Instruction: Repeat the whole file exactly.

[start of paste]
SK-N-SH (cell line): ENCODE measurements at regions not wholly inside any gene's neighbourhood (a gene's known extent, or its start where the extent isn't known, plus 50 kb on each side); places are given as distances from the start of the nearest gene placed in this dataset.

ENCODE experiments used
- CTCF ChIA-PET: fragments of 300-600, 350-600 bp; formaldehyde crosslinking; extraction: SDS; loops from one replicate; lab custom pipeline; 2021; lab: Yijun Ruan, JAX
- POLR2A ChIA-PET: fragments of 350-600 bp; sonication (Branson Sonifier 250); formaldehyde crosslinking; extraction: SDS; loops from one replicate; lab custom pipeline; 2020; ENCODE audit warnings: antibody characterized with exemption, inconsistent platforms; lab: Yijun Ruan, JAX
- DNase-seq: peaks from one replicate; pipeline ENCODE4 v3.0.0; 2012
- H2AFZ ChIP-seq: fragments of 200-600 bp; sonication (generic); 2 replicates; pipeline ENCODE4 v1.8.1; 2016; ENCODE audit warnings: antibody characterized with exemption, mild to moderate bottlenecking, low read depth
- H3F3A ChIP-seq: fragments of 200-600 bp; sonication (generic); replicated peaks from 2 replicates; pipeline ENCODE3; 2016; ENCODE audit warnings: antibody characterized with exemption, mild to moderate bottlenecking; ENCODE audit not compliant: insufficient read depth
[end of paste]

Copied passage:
SK-N-SH (cell line): ENCODE measurements at regions not wholly inside any gene's neighbourhood (a gene's known extent, or its start where the extent isn't known, plus 50 kb on each side); places are given as distances from the start of the nearest gene placed in this dataset.

ENCODE experiments used
- CTCF ChIA-PET: fragments of 300-600, 350-600 bp; formaldehyde crosslinking; extraction: SDS; loops from one replicate; lab custom pipeline; 2021; lab: Yijun Ruan, JAX
- POLR2A ChIA-PET: fragments of 350-600 bp; sonication (Branson Sonifier 250); formaldehyde crosslinking; extraction: SDS; loops from one replicate; lab custom pipeline; 2020; ENCODE audit warnings: antibody characterized with exemption, inconsistent platforms; lab: Yijun Ruan, JAX
- DNase-seq: peaks from one replicate; pipeline ENCODE4 v3.0.0; 2012
- H2AFZ ChIP-seq: fragments of 200-600 bp; sonication (generic); 2 replicates; pipeline ENCODE4 v1.8.1; 2016; ENCODE audit warnings: antibody characterized with exemption, mild to moderate bottlenecking, low read depth
- H3F3A ChIP-seq: fragments of 200-600 bp; sonication (generic); replicated peaks from 2 replicates; pipeline ENCODE3; 2016; ENCODE audit warnings: antibody characterized with exemption, mild to moderate bottlenecking; ENCODE audit not compliant: insufficient read depth